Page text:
I have a project that consumes 2A and 5V. I plan on running the system 24 hours. So that brings me to 240Wh power consumption.

I need to know what type of solar panel and where I can find it.

I read some articles and it says that I need to take 60% of total sunlight exposure (40% transfer loss) which in my case I will assume 6 hours. That leaves me with 3.6 usable hours of sunlight. I need to supply 240Wh so that brings my solar panel specs to 66.66W

Can someone let me know if my math is correct?

Also, can you suggest how I go about getting solar panels (distributor suggestions) and do I need a battery or can I just connect my power adapter directly to the panels?

I have seen some 70W panels but they are 12V would that be an issue with a 5V device?

Any help would be appreciated.


closed as off-topic by Eugene Sh., Leon Heller, Null, PeterJ, Daniel Grillo Oct 2 '15 at 0:16

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  • \$\begingroup\$ You need some sort of battery or your system will only run for those hours when it's getting sunshine. \$\endgroup\$ – DoxyLover Oct 1 '15 at 19:47
  • \$\begingroup\$ So basically the panels just recharge the battery that powers the system? Do you know what wattage of solar panel would be ideal for this setup? Any suggestions on distributor? \$\endgroup\$ – presish Oct 1 '15 at 21:09

Your calculations are correct as far as they go. But.

First, the "normal" way to do this is to use a 12-volt battery to match your 12-volt array. The output of the battery would feed a 12-volt to 5-volt DC-DC converter.

Second, you have not factored in bad weather. If you don't want a cloudy day to kill your system, you must factor in a margin of safety, since after 1 day you'll have used up all of the previous day's energy, and if it's cloudy you won't get a full day's charge. How big this margin needs to be depends on exactly where you live and how much risk you're willing to take. Let's say you size the system to allow for 2 cloudy days in a row. Then you need to provide 3 times your base power, or about 200 watts from your PV cells. And frankly, I'd consider 60% system efficiency optimistic.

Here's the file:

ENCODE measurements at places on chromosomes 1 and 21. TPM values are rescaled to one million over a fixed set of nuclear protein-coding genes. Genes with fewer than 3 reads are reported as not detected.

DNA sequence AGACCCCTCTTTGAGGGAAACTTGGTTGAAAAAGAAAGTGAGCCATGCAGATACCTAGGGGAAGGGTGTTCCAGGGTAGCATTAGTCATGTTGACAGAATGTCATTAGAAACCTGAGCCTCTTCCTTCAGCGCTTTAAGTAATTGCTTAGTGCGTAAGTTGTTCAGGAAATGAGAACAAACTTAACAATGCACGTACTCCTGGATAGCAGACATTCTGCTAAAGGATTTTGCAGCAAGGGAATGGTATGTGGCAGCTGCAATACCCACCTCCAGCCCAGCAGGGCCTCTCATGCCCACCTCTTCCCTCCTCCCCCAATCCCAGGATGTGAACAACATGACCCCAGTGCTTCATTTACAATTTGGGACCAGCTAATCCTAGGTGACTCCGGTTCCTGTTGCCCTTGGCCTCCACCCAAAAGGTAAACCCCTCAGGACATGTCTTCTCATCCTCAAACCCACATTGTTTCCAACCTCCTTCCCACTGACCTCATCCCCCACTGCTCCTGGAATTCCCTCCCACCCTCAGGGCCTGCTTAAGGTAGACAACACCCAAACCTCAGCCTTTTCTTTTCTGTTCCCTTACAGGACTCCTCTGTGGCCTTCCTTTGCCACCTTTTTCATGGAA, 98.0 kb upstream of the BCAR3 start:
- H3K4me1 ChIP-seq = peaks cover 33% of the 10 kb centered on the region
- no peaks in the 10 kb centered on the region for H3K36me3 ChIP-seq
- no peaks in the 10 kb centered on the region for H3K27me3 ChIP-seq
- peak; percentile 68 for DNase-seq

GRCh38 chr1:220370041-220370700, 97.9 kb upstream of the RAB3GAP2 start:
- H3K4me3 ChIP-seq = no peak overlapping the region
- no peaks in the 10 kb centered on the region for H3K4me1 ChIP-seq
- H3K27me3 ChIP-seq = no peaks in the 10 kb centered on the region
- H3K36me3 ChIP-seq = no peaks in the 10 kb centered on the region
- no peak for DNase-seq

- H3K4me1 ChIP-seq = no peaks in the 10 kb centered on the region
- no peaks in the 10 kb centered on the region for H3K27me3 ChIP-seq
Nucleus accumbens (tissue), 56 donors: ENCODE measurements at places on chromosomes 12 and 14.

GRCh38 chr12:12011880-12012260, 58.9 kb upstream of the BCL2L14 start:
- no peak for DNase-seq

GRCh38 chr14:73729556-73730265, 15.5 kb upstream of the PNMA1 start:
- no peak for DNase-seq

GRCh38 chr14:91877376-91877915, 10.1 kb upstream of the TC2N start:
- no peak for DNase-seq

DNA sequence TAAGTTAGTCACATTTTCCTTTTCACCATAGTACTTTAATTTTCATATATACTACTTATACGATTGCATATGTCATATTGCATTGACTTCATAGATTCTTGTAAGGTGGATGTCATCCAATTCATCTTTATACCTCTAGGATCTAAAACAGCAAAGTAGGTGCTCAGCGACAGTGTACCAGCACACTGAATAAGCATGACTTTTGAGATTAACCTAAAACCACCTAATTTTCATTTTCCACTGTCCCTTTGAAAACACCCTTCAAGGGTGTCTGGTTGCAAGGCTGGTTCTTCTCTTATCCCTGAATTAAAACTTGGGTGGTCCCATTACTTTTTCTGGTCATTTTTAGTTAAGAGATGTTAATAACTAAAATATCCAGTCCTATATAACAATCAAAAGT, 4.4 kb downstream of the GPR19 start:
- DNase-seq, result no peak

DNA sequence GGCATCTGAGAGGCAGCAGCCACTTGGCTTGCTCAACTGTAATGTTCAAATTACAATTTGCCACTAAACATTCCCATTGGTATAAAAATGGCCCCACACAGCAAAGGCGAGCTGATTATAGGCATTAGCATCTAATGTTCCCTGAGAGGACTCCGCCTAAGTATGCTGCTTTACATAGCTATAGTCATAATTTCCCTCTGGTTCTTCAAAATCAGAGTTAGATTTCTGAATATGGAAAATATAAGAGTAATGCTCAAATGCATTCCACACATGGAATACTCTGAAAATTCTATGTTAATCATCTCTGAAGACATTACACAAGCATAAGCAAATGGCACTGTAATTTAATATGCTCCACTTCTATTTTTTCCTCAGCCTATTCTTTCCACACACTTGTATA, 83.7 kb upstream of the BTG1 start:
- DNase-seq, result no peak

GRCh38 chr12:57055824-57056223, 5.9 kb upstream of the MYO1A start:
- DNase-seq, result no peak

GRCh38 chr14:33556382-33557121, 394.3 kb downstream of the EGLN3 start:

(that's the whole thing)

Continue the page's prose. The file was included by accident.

Third, your battery must be much larger than you probably realize. 240 Wh from a 12-volt battery is 20 Ahr. 3 days capacity is 60 Ahr, which is about the normal size of a car battery. However, if you're using lead-acid (they're cheap and the charger techniques are easy) and you want them to last a long time, you can't fully discharge them. In fact, for regular lead-acids, you should not discharge below 80% of charge. In this case, you need a battery 5 times larger than you thought, or 300 Ahr. If you're willing to shuck out the up-front costs, you can go with deep-discharge marine batteries, and you can live with a limit of 50% discharge, for a 120 Ahr system. But again, this assumes you're willing to live with a certain level of risk. Bigger battery = longer duration = higher price and larger size.

Finally, check the rules. This is not a product-recommendation site. Develop your Google-fu.

  • \$\begingroup\$ So the battery should be of a significant capacity and rated at 12V but would the 70W solar panel be sufficient for recharging such a battery? \$\endgroup\$ – presish Oct 1 '15 at 23:02
  • \$\begingroup\$ A wonderful, patient answer, @WhatRoughBeast. I see a problem though, I think you have under-emphasized your final point. Especially the entire final point. \$\endgroup\$ – MickLH Oct 1 '15 at 23:17
  • \$\begingroup\$ @presish - See my second point. A 70 W panel will only provide 1 day's worth of recharge per day. It will not allow for stretches of bad weather - even 1 day! and will possibly wind up damaging your battery. If you don't use a battery the solar panel will only provide power when the sun is shining, and night-time operation will be impossible. \$\endgroup\$ – WhatRoughBeast Oct 2 '15 at 0:16

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